Commonly Asked Questions and Answers

To Help You Manage Your Plan Savings

When it comes to making the most of your retirement plan – and ultimately achieving your savings goal – the more you know about your plan’s rules and current tax laws, the better. The following frequently asked questions and answers can help you understand your plan and keep your account on track.

When must I pay income taxes on my contributions?

With a traditional 401(k) plan, the elective deferral contributions you make to your retirement-savings plan are contributed “pre-tax.” This means you don’t pay income taxes on them in the year they’re withheld from your paycheck. Present income tax laws allow you to defer paying income taxes on your contributions and earnings until the year in which you withdraw the money from the plan.

What does “vesting” mean?

Vesting refers to the percentage of your account that you are entitled to receive when withdrawing your money. Your contributions, and the earnings attributable to them, are always 100 percent vested. Employer contributions are subject to a vesting schedule defined by the plan and typically are based on your years of service.

When can I withdraw money from the plan?

Typically, you’re allowed to withdraw money, or “take a distribution,” from your plan when you experience a “benefit event.” Examples of qualifying benefit events include: termination of employment; retirement; permanent disability; or death. Some plans may offer additional withdrawal options for hardship needs (e.g., un-reimbursed medical expenses, purchase of a principal home, college tuition, or money to prevent home foreclosure) or early withdrawals.¹ Check with your employer for details.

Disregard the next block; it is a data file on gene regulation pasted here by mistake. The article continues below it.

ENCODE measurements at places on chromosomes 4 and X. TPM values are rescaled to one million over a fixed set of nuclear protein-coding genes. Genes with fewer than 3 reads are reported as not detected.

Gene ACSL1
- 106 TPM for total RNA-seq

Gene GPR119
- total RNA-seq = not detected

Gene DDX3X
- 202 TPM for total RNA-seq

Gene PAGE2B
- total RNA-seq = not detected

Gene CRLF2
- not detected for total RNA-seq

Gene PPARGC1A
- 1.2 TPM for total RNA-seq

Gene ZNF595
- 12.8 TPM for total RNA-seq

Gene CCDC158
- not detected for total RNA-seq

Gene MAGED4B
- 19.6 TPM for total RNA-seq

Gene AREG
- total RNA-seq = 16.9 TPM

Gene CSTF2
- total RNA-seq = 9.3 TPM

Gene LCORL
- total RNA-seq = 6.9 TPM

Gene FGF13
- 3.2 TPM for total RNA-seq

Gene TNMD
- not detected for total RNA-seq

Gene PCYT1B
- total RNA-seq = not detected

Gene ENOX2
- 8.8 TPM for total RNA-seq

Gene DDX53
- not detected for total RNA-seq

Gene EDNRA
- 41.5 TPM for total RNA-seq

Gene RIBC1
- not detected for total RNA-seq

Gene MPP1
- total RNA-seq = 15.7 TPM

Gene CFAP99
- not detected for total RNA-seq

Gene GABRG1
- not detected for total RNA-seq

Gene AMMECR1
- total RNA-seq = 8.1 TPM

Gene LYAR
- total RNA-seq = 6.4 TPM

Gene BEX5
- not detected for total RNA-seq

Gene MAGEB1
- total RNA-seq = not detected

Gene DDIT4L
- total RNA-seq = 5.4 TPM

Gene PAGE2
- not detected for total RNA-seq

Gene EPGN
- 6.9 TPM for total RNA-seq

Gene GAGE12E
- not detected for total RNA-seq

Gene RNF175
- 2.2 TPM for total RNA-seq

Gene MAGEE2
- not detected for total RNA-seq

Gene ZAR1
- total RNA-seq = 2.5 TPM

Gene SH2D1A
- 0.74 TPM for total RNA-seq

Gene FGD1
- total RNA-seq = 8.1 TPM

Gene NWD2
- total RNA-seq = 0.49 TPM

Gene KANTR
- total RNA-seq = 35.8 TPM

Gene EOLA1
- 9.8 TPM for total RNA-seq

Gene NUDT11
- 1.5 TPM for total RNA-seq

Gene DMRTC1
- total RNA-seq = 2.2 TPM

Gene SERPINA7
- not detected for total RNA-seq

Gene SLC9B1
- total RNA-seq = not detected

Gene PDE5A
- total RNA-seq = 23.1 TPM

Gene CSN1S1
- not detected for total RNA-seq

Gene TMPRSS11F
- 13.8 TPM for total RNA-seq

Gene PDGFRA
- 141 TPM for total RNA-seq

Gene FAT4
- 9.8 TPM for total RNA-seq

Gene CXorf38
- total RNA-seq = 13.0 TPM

If I withdraw money, will I have to pay income taxes?

With a traditional 401(k) plan, distributions and withdrawals are subject to federal income tax withholding and state income tax withholding, if applicable, unless they are transferred to another qualified plan or IRA. And if you’re under age 59 ½, you may be subject to an additional 10 percent Internal Revenue Service income tax penalty.² Also, checks issued directly to you trigger a 20 percent withholding for prepayment of federal income taxes.

Loans, if available under your plan, are another option for accessing your money, and they’re not subject to income taxes and penalties – as long as you repay the money. Under current laws, you can borrow up to 50 percent of your vested assets, not to exceed $50,000. If a loan isn’t repaid, though, the outstanding loan balance is subject to tax and penalties.

What’s a Summary Plan Description?

A Summary Plan Description (SPD) is a comprehensive explanation of all the features in your retirement plan – eligibility, benefits, rules and more. It’s furnished to all participants covered by a qualified retirement plan. If you don’t have a copy, ask your plan administrator for the most current version. The SPD is a particularly good source for information about your plan’s vesting, distribution options and contribution limits.

¹ Certain requirements may exist. See your Summary Plan Description for the options available in your plan.

² The early-withdrawal penalty is waived for participants over age 55 for termination of employment or early retirement (if allowed), but not for routine withdrawals.

For informational purposes only. Should not be construed as legal or investment advice, a promise of benefit or guarantee of investment performance.

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